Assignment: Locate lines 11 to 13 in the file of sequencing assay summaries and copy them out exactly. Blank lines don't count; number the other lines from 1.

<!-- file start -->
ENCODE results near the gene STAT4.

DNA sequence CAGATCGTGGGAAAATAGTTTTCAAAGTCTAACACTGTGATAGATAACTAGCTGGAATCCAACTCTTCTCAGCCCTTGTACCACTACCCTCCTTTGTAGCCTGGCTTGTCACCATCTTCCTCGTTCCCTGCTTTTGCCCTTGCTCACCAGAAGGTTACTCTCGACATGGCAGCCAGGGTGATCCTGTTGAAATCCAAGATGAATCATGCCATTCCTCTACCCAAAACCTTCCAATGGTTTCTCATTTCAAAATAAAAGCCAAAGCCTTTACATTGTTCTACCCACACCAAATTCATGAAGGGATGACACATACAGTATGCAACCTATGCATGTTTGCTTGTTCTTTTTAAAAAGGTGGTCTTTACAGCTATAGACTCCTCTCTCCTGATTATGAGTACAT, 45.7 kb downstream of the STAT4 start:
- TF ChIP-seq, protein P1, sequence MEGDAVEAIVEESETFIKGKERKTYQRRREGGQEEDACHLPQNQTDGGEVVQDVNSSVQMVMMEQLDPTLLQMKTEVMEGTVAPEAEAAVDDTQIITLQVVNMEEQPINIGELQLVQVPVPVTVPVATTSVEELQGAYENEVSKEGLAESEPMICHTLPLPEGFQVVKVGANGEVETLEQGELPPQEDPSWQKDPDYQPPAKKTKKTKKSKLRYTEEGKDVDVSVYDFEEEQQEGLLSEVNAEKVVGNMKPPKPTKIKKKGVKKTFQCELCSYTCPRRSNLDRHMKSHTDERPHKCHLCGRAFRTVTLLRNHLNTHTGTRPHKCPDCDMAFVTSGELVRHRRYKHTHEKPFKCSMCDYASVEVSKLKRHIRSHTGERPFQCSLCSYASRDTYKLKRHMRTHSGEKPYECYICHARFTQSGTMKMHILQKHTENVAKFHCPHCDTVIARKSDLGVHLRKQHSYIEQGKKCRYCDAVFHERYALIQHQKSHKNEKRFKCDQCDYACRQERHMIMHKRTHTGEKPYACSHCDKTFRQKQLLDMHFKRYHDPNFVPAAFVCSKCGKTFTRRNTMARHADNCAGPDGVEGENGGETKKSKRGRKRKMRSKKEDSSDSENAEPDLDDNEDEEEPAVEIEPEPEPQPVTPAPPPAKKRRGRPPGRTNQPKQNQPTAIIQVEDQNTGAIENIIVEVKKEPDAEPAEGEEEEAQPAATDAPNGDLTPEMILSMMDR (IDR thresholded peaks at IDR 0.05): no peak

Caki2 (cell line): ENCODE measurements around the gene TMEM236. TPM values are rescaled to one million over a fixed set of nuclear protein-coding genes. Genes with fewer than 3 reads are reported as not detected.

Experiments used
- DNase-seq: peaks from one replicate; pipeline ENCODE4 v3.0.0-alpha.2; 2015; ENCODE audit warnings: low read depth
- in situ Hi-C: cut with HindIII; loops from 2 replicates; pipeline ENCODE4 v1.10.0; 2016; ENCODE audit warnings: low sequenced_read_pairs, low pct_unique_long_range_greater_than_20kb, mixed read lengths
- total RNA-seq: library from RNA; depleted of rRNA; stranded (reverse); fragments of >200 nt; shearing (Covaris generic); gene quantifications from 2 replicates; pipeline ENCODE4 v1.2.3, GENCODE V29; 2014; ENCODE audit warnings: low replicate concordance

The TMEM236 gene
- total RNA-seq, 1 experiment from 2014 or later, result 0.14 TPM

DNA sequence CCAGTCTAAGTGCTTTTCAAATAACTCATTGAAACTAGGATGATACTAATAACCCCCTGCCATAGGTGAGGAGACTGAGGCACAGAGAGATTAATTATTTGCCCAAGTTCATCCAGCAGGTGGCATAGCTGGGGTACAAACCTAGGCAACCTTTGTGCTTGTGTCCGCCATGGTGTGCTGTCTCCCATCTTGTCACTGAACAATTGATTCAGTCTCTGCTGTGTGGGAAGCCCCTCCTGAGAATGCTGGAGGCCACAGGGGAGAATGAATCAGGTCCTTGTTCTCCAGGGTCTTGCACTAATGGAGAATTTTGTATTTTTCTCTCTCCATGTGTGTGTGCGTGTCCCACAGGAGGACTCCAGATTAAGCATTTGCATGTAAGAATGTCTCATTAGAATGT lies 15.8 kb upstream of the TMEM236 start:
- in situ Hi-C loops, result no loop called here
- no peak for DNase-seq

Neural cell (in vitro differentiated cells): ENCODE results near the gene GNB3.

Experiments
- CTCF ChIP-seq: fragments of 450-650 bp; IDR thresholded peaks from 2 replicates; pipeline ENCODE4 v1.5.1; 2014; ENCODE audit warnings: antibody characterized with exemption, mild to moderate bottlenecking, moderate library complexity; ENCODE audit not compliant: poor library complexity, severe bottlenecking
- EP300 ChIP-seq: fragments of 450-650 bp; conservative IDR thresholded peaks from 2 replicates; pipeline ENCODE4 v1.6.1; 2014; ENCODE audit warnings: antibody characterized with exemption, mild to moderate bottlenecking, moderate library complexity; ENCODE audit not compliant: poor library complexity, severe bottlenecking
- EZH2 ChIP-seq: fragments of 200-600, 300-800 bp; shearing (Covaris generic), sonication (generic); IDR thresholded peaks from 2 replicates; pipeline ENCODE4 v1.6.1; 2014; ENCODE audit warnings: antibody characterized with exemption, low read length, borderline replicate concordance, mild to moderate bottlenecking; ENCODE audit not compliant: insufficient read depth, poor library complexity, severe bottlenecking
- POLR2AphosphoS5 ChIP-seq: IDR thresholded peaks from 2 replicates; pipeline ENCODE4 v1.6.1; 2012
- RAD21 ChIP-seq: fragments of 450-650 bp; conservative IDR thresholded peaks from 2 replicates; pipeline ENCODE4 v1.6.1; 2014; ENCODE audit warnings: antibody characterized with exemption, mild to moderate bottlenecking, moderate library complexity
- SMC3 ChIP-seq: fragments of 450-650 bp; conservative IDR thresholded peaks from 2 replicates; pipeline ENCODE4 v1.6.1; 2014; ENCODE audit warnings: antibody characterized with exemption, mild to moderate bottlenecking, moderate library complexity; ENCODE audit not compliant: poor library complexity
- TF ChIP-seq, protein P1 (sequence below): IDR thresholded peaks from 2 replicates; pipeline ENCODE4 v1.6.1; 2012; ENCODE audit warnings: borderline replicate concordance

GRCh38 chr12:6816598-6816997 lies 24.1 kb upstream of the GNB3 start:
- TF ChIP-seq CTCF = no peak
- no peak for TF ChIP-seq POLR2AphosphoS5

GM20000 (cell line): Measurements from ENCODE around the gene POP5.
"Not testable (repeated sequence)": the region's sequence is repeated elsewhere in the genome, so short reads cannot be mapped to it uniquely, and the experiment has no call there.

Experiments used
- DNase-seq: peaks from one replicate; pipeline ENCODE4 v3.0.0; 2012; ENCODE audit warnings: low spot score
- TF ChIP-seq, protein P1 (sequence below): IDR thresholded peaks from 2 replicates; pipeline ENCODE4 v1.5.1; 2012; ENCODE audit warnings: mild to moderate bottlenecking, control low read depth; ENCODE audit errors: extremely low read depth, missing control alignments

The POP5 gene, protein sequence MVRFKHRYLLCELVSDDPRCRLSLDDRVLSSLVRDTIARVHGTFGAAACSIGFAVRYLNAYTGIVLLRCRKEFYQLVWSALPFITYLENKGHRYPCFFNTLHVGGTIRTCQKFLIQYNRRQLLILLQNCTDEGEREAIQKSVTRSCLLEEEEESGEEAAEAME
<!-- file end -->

DNA sequence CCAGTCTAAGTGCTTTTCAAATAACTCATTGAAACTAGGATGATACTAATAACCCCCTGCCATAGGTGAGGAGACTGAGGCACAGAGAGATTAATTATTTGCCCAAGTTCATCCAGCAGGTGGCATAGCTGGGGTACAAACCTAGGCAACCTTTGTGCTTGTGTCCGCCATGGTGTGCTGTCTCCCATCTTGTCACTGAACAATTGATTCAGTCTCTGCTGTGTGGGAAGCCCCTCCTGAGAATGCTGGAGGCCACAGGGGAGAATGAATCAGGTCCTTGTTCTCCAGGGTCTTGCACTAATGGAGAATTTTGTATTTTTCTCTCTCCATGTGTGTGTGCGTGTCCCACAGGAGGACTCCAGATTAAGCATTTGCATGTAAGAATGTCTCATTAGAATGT lies 15.8 kb upstream of the TMEM236 start:
- in situ Hi-C loops, result no loop called here
- no peak for DNase-seq